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    Once a chameleon found it could change the color of anything it touched.
    Before this discovery, it had always matched its own coloring to wherever it found itself. That was a talent, of course, but a minor one. Rather than being admired by the art world at large, it merely contributed to a widespread dismissal of the chameleon as an undisciplined lightweight. 
    Now suddenly everything was different. The chameleon watched as the earth beneath its foot turned the same hue as its toes. It lifted its foot, and the earth returned to the color it had been. It put its foot back down, and once again the earth changed. It then touched its foot to a rock, and the same thing happened. This was real talent. It might even qualify as genius, the chameleon exulted. Heady with this newfound gift, it took to calling itself “artist among animals.” 
    And that’s when the chameleon’s problems began.
    News of the breakthrough spread rapidly. Critics hailed a revolution in the very meaning of “color.” Symposia were organized to discuss the many implications (present and future) of the breakthrough. The chameleon was invited to intense panel discussions followed by evenings out with the smart set. Soon it was being profiled in art publications and then the culture section of newspapers or asked in private by wealthy collectors for advice on brightening up a beach getaway.   
    “I don’t do decorating,” the chameleon would reply. “I’m an artist.”
    “Of course you are. But couldn’t you just take a look?”
    Or it might be begged to touch something for a new friend, only to find it being hawked online within twenty-four hours. Inevitably, chameleon fakes began to be auctioned off at outrageous prices to eager investors.
    And then there was the jealousy of others who also claimed a gift for color. Snide comments began to circulate regarding the limits of the chameleon’s chromatic range or relevance to the times, and waggish dismissals of its ability to create anything worth taking seriously made the rounds. There were even ugly scenes at openings and studio parties.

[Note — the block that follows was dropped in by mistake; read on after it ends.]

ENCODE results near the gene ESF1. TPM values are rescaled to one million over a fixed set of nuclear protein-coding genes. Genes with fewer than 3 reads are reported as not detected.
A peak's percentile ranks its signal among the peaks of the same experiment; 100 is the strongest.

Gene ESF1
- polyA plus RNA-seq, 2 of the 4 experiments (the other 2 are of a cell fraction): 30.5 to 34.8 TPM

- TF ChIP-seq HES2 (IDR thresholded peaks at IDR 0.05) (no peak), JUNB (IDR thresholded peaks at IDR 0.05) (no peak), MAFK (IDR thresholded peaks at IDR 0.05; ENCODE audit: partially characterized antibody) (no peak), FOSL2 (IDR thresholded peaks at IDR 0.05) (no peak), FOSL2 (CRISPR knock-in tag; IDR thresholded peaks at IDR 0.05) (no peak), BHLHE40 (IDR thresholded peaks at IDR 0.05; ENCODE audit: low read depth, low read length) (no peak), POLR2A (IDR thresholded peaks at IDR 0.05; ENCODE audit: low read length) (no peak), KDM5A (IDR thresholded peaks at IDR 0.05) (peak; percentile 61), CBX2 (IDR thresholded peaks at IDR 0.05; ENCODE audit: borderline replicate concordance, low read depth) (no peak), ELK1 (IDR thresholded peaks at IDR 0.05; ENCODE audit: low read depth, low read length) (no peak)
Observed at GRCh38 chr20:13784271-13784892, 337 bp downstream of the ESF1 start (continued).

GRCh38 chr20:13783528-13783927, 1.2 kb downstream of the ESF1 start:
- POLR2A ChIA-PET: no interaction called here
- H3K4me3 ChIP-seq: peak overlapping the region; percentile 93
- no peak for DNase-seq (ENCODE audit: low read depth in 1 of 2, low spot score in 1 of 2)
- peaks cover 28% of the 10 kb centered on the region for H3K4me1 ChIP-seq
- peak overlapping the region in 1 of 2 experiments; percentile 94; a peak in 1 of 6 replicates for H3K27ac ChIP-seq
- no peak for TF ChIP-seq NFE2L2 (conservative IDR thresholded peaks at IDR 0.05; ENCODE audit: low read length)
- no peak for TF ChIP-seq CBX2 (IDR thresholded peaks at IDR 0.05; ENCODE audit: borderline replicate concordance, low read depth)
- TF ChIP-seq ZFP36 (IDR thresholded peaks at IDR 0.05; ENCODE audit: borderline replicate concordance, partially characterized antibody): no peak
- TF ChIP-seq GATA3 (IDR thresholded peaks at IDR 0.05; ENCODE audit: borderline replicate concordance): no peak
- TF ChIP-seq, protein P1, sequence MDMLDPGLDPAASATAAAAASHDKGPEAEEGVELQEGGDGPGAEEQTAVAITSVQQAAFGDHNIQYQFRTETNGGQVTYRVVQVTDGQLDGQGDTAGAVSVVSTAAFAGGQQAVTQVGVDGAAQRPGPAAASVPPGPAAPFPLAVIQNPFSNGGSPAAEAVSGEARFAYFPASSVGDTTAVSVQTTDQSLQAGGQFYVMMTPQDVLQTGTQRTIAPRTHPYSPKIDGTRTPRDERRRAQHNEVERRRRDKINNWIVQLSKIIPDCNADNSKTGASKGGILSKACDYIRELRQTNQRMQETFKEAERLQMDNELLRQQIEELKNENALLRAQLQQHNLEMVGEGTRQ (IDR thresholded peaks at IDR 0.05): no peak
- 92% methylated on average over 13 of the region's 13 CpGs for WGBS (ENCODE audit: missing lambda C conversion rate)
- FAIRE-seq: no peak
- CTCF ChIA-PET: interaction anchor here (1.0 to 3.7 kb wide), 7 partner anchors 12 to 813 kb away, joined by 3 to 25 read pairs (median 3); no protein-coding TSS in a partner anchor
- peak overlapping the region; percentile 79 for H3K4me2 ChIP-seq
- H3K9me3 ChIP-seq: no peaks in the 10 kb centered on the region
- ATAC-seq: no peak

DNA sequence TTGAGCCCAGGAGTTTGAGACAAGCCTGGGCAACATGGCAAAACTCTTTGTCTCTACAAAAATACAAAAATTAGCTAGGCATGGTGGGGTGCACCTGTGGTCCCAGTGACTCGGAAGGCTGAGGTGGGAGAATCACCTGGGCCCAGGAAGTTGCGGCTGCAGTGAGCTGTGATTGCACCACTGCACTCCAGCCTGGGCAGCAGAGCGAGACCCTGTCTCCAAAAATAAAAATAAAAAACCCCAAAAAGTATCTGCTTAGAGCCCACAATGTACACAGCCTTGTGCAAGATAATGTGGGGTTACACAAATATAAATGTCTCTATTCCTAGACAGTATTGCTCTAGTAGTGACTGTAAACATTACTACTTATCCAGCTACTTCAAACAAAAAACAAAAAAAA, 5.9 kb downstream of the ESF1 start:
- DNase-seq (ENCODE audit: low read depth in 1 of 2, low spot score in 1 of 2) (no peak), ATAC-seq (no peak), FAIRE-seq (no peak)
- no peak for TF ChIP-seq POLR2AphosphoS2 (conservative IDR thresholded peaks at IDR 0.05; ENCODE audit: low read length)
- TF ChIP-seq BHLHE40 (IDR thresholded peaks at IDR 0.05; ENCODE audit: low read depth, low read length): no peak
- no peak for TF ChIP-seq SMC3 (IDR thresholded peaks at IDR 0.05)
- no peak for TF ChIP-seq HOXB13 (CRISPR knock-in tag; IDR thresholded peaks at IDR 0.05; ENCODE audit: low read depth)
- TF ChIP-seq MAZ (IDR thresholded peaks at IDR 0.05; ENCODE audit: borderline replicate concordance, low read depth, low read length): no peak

Why continue, the chameleon wondered after a while? Its early enthusiasm for changing the way the world saw itself had vanished. Now it began to suspect a bit of tinting around the edges might be all that was looked for: enhanced copies of others’ visions. Disillusioned, it withdrew from the bright lights and the openings. It stopped accepting invitations or even answering the phone. 
    For a while, there were questions about what had become of the chameleon. There were also rumors and even a few claims of chance encounters in the most unlikely of places. But the circles in which the chameleon had once moved had themselves moved on, and soon a new “artist among animals” was being celebrated. “Just as well,” the chameleon thought to itself. “Just as well.”
    Years later, a small, out-of-the-way museum held an exhibition entitled simply “A Chameleon Retrospective.” Attendance was low. The last day there were no visitors at all.
    Except for a lone figure in a nondescript overcoat that every now and then, when the museum guard dozed off, would quietly touch one of the works in the show and turn it completely gray.